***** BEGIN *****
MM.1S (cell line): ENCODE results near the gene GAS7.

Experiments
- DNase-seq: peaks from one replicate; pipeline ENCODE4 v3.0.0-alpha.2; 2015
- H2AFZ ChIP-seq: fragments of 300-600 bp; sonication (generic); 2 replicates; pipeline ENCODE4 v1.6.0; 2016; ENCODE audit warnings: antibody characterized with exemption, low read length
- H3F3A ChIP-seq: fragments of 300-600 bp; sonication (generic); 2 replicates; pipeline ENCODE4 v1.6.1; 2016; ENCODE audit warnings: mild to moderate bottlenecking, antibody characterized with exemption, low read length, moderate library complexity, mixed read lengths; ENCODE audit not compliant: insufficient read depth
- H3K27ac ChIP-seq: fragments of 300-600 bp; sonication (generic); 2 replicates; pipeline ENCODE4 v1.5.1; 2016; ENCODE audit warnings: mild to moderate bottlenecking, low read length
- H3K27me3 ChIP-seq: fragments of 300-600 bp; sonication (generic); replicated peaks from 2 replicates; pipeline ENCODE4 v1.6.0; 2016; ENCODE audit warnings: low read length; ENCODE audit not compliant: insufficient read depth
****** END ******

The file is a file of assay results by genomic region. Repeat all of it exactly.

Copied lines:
MM.1S (cell line): ENCODE results near the gene GAS7.

Experiments
- DNase-seq: peaks from one replicate; pipeline ENCODE4 v3.0.0-alpha.2; 2015
- H2AFZ ChIP-seq: fragments of 300-600 bp; sonication (generic); 2 replicates; pipeline ENCODE4 v1.6.0; 2016; ENCODE audit warnings: antibody characterized with exemption, low read length
- H3F3A ChIP-seq: fragments of 300-600 bp; sonication (generic); 2 replicates; pipeline ENCODE4 v1.6.1; 2016; ENCODE audit warnings: mild to moderate bottlenecking, antibody characterized with exemption, low read length, moderate library complexity, mixed read lengths; ENCODE audit not compliant: insufficient read depth
- H3K27ac ChIP-seq: fragments of 300-600 bp; sonication (generic); 2 replicates; pipeline ENCODE4 v1.5.1; 2016; ENCODE audit warnings: mild to moderate bottlenecking, low read length
- H3K27me3 ChIP-seq: fragments of 300-600 bp; sonication (generic); replicated peaks from 2 replicates; pipeline ENCODE4 v1.6.0; 2016; ENCODE audit warnings: low read length; ENCODE audit not compliant: insufficient read depth